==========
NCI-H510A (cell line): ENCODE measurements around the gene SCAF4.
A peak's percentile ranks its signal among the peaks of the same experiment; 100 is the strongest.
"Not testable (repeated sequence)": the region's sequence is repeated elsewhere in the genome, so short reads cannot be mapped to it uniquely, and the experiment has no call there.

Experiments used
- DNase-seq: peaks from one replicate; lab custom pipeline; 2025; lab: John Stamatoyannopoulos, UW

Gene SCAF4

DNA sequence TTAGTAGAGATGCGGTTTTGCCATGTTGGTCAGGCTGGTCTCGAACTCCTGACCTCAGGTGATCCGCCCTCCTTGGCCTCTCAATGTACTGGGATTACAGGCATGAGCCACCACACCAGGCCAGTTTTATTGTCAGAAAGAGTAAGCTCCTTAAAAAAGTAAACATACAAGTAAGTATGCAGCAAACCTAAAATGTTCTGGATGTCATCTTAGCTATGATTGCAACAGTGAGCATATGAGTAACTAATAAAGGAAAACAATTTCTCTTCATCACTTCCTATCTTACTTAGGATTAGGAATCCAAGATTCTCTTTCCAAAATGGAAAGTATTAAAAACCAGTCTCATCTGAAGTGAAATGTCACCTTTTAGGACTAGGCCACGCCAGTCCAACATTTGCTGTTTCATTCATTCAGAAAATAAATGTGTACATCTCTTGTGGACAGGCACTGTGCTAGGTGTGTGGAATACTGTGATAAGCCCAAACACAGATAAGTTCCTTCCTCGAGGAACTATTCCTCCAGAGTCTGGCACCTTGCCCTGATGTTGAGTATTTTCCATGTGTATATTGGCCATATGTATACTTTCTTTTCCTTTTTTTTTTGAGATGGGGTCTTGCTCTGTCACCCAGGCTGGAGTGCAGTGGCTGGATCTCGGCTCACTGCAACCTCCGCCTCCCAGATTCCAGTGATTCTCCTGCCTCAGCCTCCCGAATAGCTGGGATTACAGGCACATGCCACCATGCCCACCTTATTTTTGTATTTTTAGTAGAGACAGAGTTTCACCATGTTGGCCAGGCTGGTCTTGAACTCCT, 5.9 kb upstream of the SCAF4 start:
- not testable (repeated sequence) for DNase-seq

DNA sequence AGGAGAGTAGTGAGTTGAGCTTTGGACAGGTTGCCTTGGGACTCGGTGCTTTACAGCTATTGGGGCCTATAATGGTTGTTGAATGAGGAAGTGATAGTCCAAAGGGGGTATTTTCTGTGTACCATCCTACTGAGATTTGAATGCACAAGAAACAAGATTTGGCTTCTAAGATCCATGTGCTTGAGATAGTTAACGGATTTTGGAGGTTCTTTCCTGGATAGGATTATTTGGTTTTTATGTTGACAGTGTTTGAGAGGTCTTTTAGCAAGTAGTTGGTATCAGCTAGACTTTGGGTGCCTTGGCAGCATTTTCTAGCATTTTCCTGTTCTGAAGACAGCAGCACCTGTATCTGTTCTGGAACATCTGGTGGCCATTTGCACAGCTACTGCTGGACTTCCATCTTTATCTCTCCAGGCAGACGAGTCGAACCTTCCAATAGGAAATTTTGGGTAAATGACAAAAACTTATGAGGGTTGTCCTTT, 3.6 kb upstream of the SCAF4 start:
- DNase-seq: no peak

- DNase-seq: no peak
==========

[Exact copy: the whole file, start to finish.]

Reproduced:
NCI-H510A (cell line): ENCODE measurements around the gene SCAF4.
A peak's percentile ranks its signal among the peaks of the same experiment; 100 is the strongest.
"Not testable (repeated sequence)": the region's sequence is repeated elsewhere in the genome, so short reads cannot be mapped to it uniquely, and the experiment has no call there.

Experiments used
- DNase-seq: peaks from one replicate; lab custom pipeline; 2025; lab: John Stamatoyannopoulos, UW

Gene SCAF4

DNA sequence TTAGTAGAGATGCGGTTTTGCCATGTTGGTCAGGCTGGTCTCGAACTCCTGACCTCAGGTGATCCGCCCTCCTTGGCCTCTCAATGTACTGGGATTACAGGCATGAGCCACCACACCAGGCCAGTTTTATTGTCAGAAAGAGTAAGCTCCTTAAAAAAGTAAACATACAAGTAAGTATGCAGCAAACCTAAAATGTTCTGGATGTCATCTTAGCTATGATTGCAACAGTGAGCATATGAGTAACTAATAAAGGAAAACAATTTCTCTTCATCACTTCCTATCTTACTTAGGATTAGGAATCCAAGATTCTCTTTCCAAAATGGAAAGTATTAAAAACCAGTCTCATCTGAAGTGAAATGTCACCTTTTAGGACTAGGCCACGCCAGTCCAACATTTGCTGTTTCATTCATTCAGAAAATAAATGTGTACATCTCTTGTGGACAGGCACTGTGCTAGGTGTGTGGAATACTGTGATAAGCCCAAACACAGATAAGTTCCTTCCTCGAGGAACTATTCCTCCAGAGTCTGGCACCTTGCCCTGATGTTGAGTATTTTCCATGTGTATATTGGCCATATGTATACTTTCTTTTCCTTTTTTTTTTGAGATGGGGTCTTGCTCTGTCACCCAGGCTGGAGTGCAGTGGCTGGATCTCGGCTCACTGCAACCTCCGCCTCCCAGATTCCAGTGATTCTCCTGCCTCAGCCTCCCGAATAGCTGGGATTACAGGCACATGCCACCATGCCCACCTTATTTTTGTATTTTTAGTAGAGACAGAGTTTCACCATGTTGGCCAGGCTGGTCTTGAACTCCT, 5.9 kb upstream of the SCAF4 start:
- not testable (repeated sequence) for DNase-seq

DNA sequence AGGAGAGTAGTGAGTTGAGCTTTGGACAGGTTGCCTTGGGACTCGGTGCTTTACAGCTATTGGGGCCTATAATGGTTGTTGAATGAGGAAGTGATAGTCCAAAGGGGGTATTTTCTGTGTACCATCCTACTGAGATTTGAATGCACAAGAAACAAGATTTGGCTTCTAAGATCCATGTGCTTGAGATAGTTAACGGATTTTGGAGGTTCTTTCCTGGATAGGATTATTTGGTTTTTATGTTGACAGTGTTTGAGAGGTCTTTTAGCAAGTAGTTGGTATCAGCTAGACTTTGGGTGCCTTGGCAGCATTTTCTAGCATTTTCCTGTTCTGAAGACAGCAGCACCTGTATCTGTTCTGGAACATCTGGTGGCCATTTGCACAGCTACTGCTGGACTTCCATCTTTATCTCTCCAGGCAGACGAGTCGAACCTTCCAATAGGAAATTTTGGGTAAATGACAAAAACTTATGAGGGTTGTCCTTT, 3.6 kb upstream of the SCAF4 start:
- DNase-seq: no peak

- DNase-seq: no peak